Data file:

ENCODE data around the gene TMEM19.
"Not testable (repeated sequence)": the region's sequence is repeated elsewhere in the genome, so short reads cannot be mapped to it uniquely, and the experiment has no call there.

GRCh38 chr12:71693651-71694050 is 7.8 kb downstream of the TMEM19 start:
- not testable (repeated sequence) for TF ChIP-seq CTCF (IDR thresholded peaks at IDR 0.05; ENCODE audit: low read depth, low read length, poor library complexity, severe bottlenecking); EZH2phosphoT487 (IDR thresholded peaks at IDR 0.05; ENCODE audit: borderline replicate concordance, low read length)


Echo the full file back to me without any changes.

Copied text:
ENCODE data around the gene TMEM19.
"Not testable (repeated sequence)": the region's sequence is repeated elsewhere in the genome, so short reads cannot be mapped to it uniquely, and the experiment has no call there.

GRCh38 chr12:71693651-71694050 is 7.8 kb downstream of the TMEM19 start:
- not testable (repeated sequence) for TF ChIP-seq CTCF (IDR thresholded peaks at IDR 0.05; ENCODE audit: low read depth, low read length, poor library complexity, severe bottlenecking); EZH2phosphoT487 (IDR thresholded peaks at IDR 0.05; ENCODE audit: borderline replicate concordance, low read length)